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apelike

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  1. Methinks you have misunderstood the post... Not mistaken anything at all as production of parts and/or cars both here and elsewhere both go hand in hand in creating wealth at the expense of one of the major causes of pollution as my post clearly states. Anything that reduces car production, its consumption and subsequent pollution here or in the rest of the world to me is a good thing. Didn't you recently buy a car.. what make and model was it again? Quote me where I have stated that, oh yes its just your opinion so you wont be able to. What? If you say so dear!
  2. I think she was being flippant as none of those have come into play.
  3. Because we already have too many diesel and petrol vehicles on the roads which is the major source of pollutants in our towns and cities, not forgetting the CO2 emissions. Now, I would think differently if diesel and petrol were replaced by electric but as that is still a fair way off the less polluting transport we have the better. BTW I did state "..in this country and also in the EU.." I will, perhaps you could remind me then!
  4. Of course its not, its just wishful thinking for the remainers. I for one am happy that the car industry in this country and also in the EU is starting to slow down and I notice it also states "With the Brexit paralysis and a slowing global economy taking its toll, we doubt GDP will grow by much more than 1.5%." So no disaster there! And BTW you are welcome.
  5. Are you on Vodafone by any chance?
  6. And so is the German and the Eurozone economy so its not just the UK. No, the economy may be in trouble in the future but so far its not in serious trouble.
  7. Quite, he did what many do on here and misused statistics to make a point.
  8. I presume that will be after a no-deal brexit as he cant abolish it otherwise.
  9. Boris Johnson claim throw out, not much of a surprise is it: https://www.bbc.co.uk/news/uk-politics-48554853
  10. 2003!!! I think you are right with that as it was probably originally designed to run in a much lower resolution. With a quick google it seem that a few others are having the same problem but there doesn't seem to be a fix.
  11. What screen resolution are you using as it could be down to the DPI settings as it a know bug/glitch in windows 10 if its over 1080p. If that is your problem then right click on the Word shortcut > properties > Compatibility > Change high DPI settings and click Override high DPI scaling behaviour to Application.
  12. I agree the UK does lag behind and have admitted such in post 3383 where I have stated the EU as a whole is around 0.48% higher, and therefor disputed El Cid when he claimed it was 3.1% higher. If you now compare my figure with the data at fulfact org mine is 0.48% and theirs is 0.4% so not much in it, bearing in mind theirs its not up to data as 2018-2019 is not exact and only a forecast. Actually the Eurozone does include some newer economies as not all opted out of the Euro. Cyprus, Latvia, Lithuania, Malta, Slovakia and Slovenia are all new-ish members (2004) and also use the Euro.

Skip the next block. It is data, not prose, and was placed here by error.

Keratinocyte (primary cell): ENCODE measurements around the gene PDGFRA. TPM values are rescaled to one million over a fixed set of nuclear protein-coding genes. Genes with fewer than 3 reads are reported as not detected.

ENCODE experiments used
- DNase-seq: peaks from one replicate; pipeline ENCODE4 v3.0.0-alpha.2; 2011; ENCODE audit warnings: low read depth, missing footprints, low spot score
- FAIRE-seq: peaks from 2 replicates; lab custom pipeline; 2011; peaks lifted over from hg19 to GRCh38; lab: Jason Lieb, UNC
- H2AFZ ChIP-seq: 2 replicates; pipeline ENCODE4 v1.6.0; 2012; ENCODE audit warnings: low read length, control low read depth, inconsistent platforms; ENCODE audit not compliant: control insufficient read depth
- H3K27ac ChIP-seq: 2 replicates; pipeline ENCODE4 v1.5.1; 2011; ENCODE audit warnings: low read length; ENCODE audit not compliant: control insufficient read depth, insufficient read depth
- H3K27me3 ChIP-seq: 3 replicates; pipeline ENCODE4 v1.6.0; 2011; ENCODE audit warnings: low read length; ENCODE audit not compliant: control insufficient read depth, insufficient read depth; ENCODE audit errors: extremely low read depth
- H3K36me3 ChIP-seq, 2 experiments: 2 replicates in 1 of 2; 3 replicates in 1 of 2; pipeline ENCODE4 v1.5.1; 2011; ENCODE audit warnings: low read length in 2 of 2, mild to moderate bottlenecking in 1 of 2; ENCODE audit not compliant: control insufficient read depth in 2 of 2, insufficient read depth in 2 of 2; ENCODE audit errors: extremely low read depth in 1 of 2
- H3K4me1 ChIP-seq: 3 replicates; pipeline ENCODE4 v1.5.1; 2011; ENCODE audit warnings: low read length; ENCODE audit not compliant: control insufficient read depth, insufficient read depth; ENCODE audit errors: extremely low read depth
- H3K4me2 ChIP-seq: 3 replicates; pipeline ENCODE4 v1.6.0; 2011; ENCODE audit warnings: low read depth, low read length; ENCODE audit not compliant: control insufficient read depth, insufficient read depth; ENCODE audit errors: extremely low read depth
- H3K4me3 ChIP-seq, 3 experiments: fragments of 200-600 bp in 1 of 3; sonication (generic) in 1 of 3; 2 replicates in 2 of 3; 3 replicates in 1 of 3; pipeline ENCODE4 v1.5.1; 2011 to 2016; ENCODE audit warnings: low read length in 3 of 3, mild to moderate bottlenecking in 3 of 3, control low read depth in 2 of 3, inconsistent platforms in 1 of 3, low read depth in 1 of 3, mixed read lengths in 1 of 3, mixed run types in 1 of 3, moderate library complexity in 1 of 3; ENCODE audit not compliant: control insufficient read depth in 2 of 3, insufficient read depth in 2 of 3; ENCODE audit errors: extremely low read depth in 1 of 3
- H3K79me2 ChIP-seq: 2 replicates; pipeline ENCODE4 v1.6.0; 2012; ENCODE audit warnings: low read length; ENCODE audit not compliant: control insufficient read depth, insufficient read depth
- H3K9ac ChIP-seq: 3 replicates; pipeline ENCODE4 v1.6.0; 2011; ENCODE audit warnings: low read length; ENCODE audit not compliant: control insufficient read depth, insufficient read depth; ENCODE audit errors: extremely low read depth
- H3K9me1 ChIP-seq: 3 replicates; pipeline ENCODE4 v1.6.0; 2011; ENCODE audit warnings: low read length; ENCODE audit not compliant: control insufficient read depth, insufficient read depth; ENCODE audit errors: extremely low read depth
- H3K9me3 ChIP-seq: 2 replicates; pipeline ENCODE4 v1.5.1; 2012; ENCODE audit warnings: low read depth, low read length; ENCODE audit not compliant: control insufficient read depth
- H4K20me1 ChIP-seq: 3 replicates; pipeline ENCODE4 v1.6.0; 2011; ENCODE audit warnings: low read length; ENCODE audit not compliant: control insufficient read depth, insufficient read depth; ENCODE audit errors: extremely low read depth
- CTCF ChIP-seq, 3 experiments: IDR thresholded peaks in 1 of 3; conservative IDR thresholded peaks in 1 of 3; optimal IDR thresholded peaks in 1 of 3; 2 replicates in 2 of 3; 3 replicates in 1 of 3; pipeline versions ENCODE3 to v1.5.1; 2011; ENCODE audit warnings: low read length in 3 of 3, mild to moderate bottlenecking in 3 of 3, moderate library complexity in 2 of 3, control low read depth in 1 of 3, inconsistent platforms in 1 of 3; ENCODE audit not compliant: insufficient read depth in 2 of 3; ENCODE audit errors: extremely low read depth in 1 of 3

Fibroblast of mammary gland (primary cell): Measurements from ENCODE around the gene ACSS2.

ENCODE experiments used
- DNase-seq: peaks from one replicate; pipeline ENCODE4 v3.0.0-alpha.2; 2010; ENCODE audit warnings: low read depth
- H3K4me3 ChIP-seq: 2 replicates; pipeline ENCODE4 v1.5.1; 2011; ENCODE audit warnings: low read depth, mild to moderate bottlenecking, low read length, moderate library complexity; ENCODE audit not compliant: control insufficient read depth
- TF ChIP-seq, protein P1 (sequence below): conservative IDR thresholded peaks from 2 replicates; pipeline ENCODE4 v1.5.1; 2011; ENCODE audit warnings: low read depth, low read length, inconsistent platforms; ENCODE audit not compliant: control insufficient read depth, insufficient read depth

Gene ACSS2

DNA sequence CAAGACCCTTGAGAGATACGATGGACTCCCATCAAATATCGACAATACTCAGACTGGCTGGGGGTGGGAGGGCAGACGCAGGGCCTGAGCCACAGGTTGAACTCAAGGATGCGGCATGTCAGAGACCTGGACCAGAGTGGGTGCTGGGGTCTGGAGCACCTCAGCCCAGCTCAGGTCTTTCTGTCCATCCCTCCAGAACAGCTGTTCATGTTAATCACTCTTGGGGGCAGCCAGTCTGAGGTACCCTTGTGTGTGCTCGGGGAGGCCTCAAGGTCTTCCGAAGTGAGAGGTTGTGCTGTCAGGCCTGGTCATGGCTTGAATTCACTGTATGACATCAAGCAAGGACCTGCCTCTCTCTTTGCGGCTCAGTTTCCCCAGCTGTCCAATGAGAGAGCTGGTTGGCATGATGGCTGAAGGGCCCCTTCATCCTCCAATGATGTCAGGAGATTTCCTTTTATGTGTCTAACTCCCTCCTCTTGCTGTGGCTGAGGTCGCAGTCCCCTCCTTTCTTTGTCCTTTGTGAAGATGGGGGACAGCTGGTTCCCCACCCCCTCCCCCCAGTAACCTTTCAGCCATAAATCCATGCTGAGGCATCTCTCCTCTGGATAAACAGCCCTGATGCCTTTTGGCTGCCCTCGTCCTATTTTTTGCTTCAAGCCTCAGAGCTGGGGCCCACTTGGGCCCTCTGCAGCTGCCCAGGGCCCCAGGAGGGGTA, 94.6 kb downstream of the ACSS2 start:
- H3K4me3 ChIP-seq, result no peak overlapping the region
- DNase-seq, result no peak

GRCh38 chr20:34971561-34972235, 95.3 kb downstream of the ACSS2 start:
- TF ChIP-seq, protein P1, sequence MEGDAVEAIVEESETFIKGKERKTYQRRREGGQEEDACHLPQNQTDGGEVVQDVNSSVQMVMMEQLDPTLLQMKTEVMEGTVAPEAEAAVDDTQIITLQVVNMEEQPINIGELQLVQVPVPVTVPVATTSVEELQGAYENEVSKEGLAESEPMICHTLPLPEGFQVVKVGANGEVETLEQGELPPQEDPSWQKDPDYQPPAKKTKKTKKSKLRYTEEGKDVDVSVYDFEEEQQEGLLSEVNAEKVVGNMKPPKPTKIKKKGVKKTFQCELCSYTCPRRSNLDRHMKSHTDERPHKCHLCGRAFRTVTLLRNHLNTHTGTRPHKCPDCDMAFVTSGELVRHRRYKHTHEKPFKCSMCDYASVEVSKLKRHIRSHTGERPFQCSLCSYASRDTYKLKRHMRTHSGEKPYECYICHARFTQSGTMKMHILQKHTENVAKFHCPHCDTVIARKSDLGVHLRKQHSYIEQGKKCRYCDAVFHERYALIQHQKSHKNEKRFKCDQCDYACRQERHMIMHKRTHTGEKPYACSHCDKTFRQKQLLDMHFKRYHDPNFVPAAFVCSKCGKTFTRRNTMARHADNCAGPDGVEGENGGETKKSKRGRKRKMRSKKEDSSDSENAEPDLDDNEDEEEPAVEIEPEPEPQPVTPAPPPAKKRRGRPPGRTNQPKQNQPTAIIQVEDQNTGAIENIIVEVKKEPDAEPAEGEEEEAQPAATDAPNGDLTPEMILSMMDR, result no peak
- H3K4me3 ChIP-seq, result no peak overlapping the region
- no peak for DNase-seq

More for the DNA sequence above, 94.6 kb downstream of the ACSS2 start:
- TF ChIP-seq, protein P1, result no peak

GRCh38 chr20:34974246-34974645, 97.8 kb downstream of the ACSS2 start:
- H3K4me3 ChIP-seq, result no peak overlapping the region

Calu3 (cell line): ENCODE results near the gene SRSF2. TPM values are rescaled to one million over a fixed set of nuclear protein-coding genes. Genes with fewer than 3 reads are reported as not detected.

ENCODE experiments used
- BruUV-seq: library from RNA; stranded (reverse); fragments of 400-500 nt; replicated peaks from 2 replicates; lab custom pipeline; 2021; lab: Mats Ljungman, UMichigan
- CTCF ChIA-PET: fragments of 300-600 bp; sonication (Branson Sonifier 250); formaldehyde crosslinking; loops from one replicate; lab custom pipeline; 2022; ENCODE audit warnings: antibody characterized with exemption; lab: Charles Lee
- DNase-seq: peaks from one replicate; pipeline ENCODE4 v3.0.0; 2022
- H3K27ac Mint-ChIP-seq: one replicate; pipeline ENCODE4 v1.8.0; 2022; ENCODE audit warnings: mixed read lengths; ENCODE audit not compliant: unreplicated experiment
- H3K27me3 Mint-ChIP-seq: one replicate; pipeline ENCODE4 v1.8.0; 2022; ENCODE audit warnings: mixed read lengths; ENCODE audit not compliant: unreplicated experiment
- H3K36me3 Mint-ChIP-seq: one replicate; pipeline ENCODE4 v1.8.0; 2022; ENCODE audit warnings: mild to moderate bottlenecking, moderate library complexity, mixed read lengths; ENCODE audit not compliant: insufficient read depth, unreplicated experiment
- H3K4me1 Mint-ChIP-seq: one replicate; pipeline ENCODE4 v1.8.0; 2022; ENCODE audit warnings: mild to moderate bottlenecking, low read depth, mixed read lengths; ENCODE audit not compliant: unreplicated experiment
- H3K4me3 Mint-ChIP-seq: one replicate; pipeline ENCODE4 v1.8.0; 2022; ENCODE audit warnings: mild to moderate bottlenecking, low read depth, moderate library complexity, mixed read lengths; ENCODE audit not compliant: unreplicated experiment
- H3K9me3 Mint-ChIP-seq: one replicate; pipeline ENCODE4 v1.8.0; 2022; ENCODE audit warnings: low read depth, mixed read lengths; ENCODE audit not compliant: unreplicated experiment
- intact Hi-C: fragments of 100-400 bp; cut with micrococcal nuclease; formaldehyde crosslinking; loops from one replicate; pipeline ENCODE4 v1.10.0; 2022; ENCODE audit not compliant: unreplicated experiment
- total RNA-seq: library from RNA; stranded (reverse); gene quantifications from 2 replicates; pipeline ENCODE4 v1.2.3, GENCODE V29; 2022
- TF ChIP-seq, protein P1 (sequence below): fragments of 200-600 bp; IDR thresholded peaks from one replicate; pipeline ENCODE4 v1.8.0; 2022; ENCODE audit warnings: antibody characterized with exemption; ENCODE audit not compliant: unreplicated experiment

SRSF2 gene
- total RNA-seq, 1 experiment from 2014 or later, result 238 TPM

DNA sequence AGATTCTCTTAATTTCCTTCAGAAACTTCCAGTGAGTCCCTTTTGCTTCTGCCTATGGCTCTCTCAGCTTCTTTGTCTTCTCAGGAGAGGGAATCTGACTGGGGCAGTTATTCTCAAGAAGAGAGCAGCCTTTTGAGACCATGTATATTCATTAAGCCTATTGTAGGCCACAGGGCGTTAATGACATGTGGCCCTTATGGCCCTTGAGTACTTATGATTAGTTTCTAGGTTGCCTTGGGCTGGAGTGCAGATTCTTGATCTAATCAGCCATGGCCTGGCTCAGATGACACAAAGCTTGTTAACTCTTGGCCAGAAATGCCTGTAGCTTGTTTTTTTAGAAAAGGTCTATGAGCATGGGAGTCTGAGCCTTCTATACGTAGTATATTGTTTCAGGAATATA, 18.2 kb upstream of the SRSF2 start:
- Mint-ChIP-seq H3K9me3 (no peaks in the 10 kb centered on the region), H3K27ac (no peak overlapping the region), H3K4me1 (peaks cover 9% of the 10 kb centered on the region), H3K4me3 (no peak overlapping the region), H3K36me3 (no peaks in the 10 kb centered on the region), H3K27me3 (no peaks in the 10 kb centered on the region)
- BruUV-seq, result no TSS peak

13. Oh dear nothing like a sore looser.. If you don't take an average of the GDP over the time frame you do not get a relative result. You could of course do it on a country to country quarterly basis and then compare the figures but that is not what you have done. My way of doing it would be fairy standard as you don't just add them up and take one away from the other and hope for a result! As you can clearly see I'm not denying that some countries have done much better than us. The countries that have done better though are mainly the countries that have plenty of money pumped into them to improve their infrastructure and economic progression, which as I have said is to be expected. Those countries then skew the results if taken as part of the whole EU GDP and one of the reasons you should not take the whole of the EU 27 GDP and compare it with the UK. To be honest and as said before a fairer measure would actually to be to compare the GDP per capita. Now look at the main players in the EU, you will see that Germany is at 1.86, France is 1.72 which is not much higher than the UK with Spain doing better than them at 2.81.
  14. But did you do it as an average in order not to cherry-pick it by quarter? What you seem to be comparing is the EU collective growth vs UK growth. Here is a list by me compiled from the same source on the average growth rate in each of the member countries over the same period of 2016-1019: Austria 2.35 Belgium 1.51 Bulgaria 3.63* Croatia 3.08* Cyprus 4.32* Czech Republic 3.18* Denmark 2.14 Estonia 4.12* Finland 2.4 France 1.72 Germany 1.86 Greece 1.21? Hungary 4.10* Ireland 6.34 Italy 1.12 Latvia 3.85* Lithuania 3.48* Luxembourg 2.2 Malta 6.31* Netherlands 2.52 Poland 4.5* Portugal 2.33 Romania 5.32* Slovakia 3.64* Slovenia 4.19* Spain 2.81 Sweden 2.30 UK 1.65 See how much it varies by country? You will also notice that the newest members since 2004 * are the ones who are experiencing a greater GDP rate than most of the others, excluding Ireland, which is to be expected. Unfortunately the above is also a bit skewed as to gain a better idea it really should be GDP per capita.
  15. Sorry, just seen the link. But the problem is that is the added figures, what you need to do is average it out over the same period which makes the EU an average of 0.48 higher and that is for the UK against the whole of the EU which skews the result as you are also comparing one country with 27 or maybe 28 in fact, as the EU collective growth rate would also include the UK. Now compare the same on a country to country basis and you will find it will be a lot different.
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